Montgomery County Council President Roger Berliner says the county is investigating whether it can change the path of air traffic by heading to court. He also says another Potomac River Crossing is "never going to happen."
ROCKVILLE, Md. — Montgomery County Council President Roger Berliner says the county is investigating whether it can change the path of air traffic by heading to court.
The county is considering spending $7,500 to get legal advice on whether the county has the standing to take the Federal Aviation Administration to court, and whether the county could win a battle to get the flight path to Reagan National Airport changed to ease what area residents say is increased — and ceaseless — overhead noise.
Berliner says he’s heard from area residents about air traffic noise ever since the Federal Aviation Administration introduced a new flight path into the D.C. region that, according to Berliner, creates a funnel effect, sending an increased number of planes over neighborhoods along the Potomac River from Avenel to Glen Echo to Brookmont.
Berliner says he recently stood in the front yard of one Bethesda-area resident to get a sense of how bad the situation really is. “Every 90 seconds — every 90 seconds — you could hear the airplanes, and not just a little,” Berliner said. He added that residents say the noise starts as early as 5:30 a.m. “Imagine trying to sell a house; imagine trying to have some quality of life” under those conditions, Berliner told reporters on Monday.
No to new Potomac bridge
On the topic of area gridlock, Berliner said the council is set to pass a resolution opposing any plans to create a second Potomac River crossing from Maryland into Virginia. The idea would be to ease congestion on the American Legion Bridge.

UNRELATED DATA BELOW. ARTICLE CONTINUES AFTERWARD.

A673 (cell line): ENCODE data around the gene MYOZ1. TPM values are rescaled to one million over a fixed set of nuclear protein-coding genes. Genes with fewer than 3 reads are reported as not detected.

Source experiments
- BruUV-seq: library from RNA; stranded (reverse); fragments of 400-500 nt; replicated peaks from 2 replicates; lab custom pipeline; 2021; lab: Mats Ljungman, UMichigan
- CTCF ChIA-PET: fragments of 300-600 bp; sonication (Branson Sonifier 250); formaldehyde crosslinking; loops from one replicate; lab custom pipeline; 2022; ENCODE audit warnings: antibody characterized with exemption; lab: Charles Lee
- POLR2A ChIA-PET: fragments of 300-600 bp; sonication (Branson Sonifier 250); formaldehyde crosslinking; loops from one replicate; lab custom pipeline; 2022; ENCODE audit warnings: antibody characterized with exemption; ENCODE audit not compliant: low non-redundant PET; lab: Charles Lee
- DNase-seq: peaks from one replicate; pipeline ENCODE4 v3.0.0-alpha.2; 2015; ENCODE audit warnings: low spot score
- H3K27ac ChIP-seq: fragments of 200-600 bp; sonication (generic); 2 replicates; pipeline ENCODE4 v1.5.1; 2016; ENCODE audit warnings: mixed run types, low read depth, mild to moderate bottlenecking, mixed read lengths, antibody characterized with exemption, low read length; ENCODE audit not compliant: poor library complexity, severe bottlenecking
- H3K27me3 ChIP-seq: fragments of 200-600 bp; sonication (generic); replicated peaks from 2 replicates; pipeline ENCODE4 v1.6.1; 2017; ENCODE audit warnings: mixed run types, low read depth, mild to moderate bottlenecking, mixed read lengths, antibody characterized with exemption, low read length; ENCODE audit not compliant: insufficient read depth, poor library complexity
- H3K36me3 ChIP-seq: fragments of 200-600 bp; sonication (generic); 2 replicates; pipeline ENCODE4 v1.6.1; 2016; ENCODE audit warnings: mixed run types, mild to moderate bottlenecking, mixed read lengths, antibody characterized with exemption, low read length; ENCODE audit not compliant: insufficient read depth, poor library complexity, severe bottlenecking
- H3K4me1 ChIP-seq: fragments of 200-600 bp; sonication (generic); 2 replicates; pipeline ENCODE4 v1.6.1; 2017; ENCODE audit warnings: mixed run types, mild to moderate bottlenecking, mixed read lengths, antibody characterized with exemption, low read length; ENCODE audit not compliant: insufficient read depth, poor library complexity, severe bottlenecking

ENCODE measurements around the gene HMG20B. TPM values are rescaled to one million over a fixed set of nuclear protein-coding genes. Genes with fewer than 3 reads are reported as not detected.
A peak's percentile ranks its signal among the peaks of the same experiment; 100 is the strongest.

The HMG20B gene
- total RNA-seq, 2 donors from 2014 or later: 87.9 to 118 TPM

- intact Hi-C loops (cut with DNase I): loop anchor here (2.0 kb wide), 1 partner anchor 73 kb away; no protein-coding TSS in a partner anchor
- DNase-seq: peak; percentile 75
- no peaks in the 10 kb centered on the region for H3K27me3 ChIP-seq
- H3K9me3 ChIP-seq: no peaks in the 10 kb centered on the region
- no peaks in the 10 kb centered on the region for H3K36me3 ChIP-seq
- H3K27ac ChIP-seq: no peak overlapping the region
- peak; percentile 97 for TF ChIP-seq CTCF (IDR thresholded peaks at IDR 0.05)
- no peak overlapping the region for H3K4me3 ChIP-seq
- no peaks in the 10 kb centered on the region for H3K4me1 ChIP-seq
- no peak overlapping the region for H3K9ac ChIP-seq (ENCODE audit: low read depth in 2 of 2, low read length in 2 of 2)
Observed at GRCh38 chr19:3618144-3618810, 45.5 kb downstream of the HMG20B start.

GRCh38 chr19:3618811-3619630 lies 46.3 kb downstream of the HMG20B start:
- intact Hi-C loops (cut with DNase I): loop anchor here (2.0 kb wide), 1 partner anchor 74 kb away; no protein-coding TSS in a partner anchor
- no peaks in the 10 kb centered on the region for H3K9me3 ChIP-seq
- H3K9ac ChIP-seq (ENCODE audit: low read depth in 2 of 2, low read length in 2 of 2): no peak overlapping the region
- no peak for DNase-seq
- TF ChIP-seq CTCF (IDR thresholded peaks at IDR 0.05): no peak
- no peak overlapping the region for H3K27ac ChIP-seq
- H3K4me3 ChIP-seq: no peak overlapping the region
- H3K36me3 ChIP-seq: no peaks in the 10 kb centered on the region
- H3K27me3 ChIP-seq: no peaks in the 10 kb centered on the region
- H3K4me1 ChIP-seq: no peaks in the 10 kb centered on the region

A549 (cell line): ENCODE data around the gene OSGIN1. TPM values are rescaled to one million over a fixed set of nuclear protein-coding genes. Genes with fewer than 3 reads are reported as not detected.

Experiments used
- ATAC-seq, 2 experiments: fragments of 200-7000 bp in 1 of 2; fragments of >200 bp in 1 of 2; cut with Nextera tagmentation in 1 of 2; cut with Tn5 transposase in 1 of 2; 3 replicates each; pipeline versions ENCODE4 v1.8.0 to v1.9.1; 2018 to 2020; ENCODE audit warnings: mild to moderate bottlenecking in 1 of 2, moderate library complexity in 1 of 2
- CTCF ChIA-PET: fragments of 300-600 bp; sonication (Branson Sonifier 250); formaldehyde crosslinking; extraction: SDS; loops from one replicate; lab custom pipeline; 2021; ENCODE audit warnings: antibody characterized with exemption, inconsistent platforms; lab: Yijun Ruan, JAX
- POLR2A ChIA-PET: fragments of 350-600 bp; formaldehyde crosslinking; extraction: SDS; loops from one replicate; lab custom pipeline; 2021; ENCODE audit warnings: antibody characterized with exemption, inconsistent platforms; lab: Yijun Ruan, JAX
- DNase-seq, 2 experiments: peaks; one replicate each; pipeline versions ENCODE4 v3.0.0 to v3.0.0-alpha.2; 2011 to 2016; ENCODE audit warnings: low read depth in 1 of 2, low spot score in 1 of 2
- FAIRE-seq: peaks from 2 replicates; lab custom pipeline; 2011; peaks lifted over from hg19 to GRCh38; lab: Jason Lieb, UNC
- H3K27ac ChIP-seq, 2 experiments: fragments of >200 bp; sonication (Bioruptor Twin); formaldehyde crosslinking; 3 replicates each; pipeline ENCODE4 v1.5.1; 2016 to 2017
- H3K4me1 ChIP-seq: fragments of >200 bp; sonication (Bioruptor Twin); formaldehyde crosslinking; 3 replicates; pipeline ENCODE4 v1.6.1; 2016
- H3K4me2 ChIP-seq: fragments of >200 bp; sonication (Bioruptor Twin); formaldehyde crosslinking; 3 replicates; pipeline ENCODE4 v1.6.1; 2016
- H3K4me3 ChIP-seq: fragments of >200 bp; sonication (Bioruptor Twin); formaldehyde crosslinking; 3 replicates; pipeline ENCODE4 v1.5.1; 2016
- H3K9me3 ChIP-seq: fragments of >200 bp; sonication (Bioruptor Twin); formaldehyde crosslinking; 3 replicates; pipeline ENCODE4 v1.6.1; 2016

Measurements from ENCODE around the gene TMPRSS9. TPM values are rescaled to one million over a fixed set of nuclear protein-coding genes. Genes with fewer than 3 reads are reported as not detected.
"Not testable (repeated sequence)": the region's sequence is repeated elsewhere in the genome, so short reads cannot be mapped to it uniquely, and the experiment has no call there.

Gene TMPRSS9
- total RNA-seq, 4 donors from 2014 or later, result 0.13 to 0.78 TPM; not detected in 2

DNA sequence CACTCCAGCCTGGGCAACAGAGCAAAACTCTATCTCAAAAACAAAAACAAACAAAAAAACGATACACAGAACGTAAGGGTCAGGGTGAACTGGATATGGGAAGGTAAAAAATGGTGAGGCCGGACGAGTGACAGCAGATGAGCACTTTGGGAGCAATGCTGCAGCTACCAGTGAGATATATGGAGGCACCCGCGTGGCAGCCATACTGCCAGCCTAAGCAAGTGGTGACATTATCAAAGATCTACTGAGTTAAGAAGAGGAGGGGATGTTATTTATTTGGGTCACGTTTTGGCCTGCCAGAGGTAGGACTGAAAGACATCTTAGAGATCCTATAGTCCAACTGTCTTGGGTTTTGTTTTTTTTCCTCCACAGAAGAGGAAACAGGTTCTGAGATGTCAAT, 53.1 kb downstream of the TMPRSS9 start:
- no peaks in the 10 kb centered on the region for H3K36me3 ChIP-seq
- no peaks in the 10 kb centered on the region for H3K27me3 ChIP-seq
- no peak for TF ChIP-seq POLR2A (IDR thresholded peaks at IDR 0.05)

“It’s never going to happen,” Berliner said of any plan to add a bridge in the northwestern pocket of Montgomery County where land has been set aside in an agricultural reserve. “Our priority should be fixing what is broken, not fantasizing about a bridge that will not happen.”
Berliner says it’s clear that gridlock throughout the region is a major problem, and that the American Legion Bridge is a chokepoint: “It’s terrible, and it’s terrible every day.” But instead of trying to build another bridge, Berliner has advocated for HOT lanes in the I-270 corridor.
Berliner has something in common with Gov. Larry Hogan on that score; while visiting a nonprofit in Silver Spring, Hogan said the state would not be funding any additional Potomac River crossing on its own. “If we don’t have federal and state support, it’s not going to happen; the State of Maryland is not going to pay for it,” said Hogan.
Hogan said he’d be in the county on Tuesday to talk about road building in the I-270 corridor: “We’re moving forward with as many plans to expedite the projects that we can” in Montgomery County, he said.
Tuesday’s news conference will be held at Watkins Mill Road. Montgomery County Council members had been pressing for an interchange at that location for years, and were disappointed when the Hogan administration announced the delay of the project last year. At the time, the State Highway Administration examined possible design changes in an effort to cut the cost of the project, which now has an estimated price tag of $129 million.
In 2013, the Watkins Mill Road interchange was listed as one of the projects in a package announced by then-Gov. Martin O’Malley, who said moving ahead with those projects would be made possible in part by the boost in Maryland’s gas tax which he signed into law. The increase added between 13 to 20 cents a gallon to the price of gas and was the first increase in the state’s gas tax in 20 years.
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